Consumers and customers have the right to opt out of - or say no to - having their information shared with certain third parties. The privacy notice must explain how - and offer a reasonable way - they can do that. For example, providing a toll-free telephone number or a detachable form with a pre-printed address is a reasonable way for consumers or customers to opt out; requiring someone to write a letter as the only way to opt out is not.
The privacy notice also must explain that consumers have a right to say no to the sharing of certain information - credit report or application information - with the financial institution's affiliates. An affiliate is an entity that controls another company, is controlled by the company, or is under common control with the company. Consumers have this right under a different law, the Fair Credit Reporting Act. The GLB Act does not give consumers the right to opt out when the financial institution shares other information with its affiliates.
The GLB Act provides no opt-out right in several other situations: For example, an individual cannot opt out if:
- a financial institution shares information with outside companies that provide essential services like data processing or servicing accounts;
- the disclosure is legally required;
- a financial institution shares customer data with outside service providers that market the financial company's products or services.
The GLB Act puts some limits on how anyone that receives nonpublic personal information from a financial institution can use or re-disclose the information. Take the case of a lender that discloses customer information to a service provider responsible for mailing account statements, where the consumer has no right to opt out: The service provider may use the information for limited purposes - that is, for mailing account statements. It may not sell the information to other organizations or use it for marketing.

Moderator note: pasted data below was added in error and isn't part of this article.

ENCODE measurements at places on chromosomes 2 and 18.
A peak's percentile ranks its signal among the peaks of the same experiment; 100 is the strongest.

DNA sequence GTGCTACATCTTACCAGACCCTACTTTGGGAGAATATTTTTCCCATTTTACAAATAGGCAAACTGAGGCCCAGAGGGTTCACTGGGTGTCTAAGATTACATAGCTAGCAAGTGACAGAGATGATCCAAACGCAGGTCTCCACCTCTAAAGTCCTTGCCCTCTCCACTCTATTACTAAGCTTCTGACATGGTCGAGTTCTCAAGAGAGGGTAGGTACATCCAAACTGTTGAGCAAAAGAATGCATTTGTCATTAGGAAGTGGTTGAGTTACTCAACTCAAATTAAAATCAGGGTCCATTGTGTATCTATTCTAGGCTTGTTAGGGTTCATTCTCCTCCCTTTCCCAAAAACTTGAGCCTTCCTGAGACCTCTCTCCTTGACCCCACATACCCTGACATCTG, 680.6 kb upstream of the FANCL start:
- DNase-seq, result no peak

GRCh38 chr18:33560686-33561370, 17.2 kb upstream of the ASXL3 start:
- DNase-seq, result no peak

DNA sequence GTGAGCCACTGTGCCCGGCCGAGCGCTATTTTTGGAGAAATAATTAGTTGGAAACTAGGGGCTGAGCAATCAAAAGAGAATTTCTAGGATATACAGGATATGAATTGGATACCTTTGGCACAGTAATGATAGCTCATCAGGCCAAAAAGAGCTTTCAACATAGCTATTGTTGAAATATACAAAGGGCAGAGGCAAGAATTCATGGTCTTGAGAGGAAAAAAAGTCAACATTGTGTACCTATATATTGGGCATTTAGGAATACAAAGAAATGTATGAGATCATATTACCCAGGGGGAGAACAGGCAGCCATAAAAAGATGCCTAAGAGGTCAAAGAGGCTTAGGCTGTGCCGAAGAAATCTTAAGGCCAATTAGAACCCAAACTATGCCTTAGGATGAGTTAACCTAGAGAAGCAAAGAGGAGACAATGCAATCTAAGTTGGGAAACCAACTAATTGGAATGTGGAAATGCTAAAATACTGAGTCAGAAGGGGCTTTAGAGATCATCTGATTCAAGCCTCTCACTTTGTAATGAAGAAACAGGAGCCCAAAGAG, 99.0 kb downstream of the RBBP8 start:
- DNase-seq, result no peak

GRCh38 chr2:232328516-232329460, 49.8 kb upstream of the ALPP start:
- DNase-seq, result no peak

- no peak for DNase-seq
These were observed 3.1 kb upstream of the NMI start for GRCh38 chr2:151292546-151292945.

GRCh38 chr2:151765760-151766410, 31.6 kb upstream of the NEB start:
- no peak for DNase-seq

However, it's a different scenario when a company receives nonpublic personal information from a financial institution that provided an opt-out notice -- and the consumer didn't opt out. In this case, the recipient steps into the shoes of the disclosing financial institution, and may use the information for its own purposes or re-disclose it to a third party, consistent with the financial institution's privacy notice. That is, if the privacy notice of the financial institution allows for disclosure to other unaffiliated financial institutions - like insurance providers - the recipient may re-disclose the information to an unaffiliated insurance provider.
Other important provisions of the GLB Act also impact how a company conducts business. For example, financial institutions are prohibited from disclosing their customers' account numbers to non-affiliated companies when it comes to telemarketing, direct mail marketing or other marketing through e-mail, even if the individuals have not opted out of sharing the information for marketing purposes.
Another provision prohibits "pretexting" - the practice of obtaining customer information from financial institutions under false pretenses. The FTC has brought several cases against information brokers who engage in pretexting.
The FTC is one of eight federal regulatory agencies that has the authority to enforce the financial privacy law, along with the state insurance authorities. The federal banking agencies, the Securities and Exchange Commission and the Commodity Futures Trading Commission have jurisdiction over banks, thrifts, credit unions, brokerage firms and commodity traders.
The FTC has additional details on the GLB Act, the Commission's Privacy Rule and a compliance guide for small business owners at www.ftc.gov/privacy.
The FTC works for the consumer to prevent fraudulent, deceptive, and unfair business practices in the marketplace and to provide information to help consumers spot, stop, and avoid them. To file a complaint or to get free information on consumer issues, visit ftc.gov or call toll-free, 1-877-FTC-HELP (1-877-382-4357); TTY: 1-866-653-4261. The FTC enters consumer complaints into the Consumer Sentinel Network, a secure online database and investigative tool used by hundreds of civil and criminal law enforcement agencies in the U.S. and abroad.
Your Opportunity to Comment
The National Small Business Ombudsman and 10 Regional Fairness Boards collect comments from small businesses about federal compliance and enforcement activities. Each year, the Ombudsman evaluates the conduct of these activities and rates each agency’s responsiveness to small businesses. Small businesses can comment to the Ombudsman without fear of reprisal. To comment, call toll-free 1-888-REGFAIR (1-888-734-3247) or go to www.sba.gov/ombudsman.